SANS FRONTIERS: My Career Story (Part 1)

Start From The Middle or Where You Are

The first time I decided to craft a story about my career, I was in a state of transition; at least, that’s how I perceived it. And so I thought it’d be better when there’s less transition. I’d like to say at this point that, like a river, things could slow down (albeit barely), but there is always movement and change— transition, shake-ups etc. are always imminent. Therefore, I will begin from wherever — in this story, it is the middle.

I do not remember the exact dates, but it was in my final year— at least the second semester, when I got the call from the HR Recruitment specialist of MW Kelloggs (now KBR) that I got the role of Graduate Engineer – should I still be willing to accept. I was with my friends and classmates in the computer room, where we got together to collaborate often. To say that I was ecstatic would be an understatement and my friends with and for me. This was the season we were all getting calls from the hundreds of applications we had sent out in the hope that we would get employment before graduation— to crown our late nights of red bull and coffee with a job— more work, really, but we did not care— the reward for hard work, I now know, is more work.

Journey to Belonging

Today, over 20 years into my career— I wish I could tell you that I feel a sense of belonging 100% of the time or that it gets easier— no, it does not. Not even if you leave the professional career for your own business, not even if you get what you believed was your dream job. This is the case because we are human, living in a world we share with others who are different from us, moving around with bags of learned behaviours, untruths that we hold on to, and ill-informed biases. Bias— of course, I’m going to go there; I’m a woman of African origins navigating a world design such that its benefits are skewed towards people who look different from me. So yes.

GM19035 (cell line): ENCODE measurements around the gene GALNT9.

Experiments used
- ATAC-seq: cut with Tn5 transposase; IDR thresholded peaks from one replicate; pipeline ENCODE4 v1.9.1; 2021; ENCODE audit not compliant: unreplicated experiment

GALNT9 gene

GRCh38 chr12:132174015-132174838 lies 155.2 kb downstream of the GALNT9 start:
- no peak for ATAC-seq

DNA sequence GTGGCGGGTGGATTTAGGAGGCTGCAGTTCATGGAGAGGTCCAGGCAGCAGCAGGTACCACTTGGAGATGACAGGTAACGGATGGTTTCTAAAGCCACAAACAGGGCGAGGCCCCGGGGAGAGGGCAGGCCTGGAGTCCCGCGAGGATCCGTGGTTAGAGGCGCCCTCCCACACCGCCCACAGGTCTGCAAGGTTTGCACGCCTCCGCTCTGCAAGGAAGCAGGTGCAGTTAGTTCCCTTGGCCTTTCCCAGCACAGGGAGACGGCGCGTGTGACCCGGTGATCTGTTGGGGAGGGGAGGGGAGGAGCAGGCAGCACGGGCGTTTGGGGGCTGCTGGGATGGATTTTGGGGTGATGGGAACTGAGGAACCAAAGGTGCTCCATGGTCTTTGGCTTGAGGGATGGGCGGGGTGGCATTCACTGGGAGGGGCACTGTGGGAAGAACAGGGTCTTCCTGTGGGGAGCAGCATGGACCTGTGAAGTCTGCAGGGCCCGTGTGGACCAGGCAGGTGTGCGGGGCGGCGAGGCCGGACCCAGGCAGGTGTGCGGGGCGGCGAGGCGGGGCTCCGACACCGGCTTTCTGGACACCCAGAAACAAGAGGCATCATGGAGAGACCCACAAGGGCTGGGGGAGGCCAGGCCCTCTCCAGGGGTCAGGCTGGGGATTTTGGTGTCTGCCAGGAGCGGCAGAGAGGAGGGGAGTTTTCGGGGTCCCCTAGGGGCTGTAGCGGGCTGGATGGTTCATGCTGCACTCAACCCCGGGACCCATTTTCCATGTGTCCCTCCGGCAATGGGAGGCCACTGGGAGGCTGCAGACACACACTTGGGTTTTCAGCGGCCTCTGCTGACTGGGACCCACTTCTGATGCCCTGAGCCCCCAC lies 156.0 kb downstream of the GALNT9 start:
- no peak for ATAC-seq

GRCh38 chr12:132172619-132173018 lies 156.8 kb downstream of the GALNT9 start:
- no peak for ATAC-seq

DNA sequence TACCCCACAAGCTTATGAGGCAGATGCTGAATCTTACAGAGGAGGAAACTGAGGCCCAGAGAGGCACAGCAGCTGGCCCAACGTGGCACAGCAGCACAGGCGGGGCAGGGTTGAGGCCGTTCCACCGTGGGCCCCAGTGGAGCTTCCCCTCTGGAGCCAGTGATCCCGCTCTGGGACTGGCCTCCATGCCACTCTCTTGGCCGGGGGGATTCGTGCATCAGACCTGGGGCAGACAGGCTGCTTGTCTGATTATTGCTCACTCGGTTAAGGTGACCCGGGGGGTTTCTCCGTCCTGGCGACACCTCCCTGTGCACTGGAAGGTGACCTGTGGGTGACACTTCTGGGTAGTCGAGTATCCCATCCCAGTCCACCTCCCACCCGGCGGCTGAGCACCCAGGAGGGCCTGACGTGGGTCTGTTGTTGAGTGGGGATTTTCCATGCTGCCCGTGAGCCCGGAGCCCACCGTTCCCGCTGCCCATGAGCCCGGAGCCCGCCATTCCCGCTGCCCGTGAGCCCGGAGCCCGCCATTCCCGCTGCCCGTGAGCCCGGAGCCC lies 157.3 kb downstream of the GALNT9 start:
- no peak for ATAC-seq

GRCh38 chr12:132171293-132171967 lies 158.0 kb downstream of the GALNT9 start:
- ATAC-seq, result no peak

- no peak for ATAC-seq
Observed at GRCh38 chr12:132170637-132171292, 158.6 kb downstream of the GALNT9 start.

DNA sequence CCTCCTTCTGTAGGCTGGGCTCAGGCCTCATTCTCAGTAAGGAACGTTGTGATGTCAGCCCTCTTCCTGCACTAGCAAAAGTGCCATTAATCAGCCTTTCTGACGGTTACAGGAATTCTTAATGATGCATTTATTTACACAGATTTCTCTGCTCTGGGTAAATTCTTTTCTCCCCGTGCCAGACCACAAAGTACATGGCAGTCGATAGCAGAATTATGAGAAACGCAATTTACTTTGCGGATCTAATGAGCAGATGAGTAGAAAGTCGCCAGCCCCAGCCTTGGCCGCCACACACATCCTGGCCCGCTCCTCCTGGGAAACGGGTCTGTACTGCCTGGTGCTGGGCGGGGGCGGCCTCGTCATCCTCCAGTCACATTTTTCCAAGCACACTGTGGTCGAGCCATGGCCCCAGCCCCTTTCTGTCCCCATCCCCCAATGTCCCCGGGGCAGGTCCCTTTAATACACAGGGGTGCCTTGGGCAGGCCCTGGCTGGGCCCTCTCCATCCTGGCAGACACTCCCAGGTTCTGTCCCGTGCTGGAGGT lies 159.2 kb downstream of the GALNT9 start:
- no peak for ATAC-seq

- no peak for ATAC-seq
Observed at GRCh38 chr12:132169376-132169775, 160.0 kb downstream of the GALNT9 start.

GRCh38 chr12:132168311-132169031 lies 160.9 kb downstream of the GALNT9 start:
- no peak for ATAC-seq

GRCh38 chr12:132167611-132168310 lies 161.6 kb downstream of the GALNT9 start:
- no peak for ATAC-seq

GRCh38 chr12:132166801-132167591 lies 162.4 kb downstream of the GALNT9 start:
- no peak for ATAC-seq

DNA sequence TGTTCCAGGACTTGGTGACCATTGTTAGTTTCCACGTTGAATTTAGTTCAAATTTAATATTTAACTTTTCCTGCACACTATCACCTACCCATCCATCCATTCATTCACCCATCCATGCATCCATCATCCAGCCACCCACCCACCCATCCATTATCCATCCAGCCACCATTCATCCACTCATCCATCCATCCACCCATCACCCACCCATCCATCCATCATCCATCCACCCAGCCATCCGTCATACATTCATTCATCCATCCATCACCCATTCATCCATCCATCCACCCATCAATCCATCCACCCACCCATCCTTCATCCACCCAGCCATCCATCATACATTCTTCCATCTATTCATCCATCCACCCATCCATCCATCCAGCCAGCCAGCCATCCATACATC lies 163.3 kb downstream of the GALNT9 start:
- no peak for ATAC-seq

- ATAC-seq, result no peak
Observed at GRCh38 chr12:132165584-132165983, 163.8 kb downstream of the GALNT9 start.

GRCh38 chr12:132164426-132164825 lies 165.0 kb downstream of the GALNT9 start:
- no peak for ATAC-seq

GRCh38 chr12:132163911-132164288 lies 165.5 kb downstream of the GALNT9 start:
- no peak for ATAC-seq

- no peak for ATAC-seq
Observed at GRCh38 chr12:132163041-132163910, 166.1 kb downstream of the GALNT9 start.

The journey continues; we get wiser, stronger, more creative and find ways to live a life of the utmost enjoyment; at least, that’s what I do. I experienced my first notable discrimination within my first week of being an engineer— from an over 50-year-old Caucasian male, who frankly should have known better. At the time, I was 20 years old, and
the head of engineering branded me a child prodigy (in his words); he thought it admirable that I graduated so early top of my class.

I guess this made the said ‘aggressor’ feel some kind of way, so he decided to bring a weirdness my way. Honestly, I did not even have the tact to address it at the time— I acted the way I knew best. When he stopped saying good morning to me deliberately, I returned in kind until he decided to come by my desk to say, ‘good morning’. I also noticed how helpful he was to a young Caucasian colleague, but he ignored me. Hey, I hope you’re not feeling bad for me; I did not feel bad for myself. I am Nigerian, and I, for the most part, was raised to push back. I was matching energy long before I knew what that meant. I’m not advocating tit-for-tat—ok, maybe I am a little, but this is just how it happened.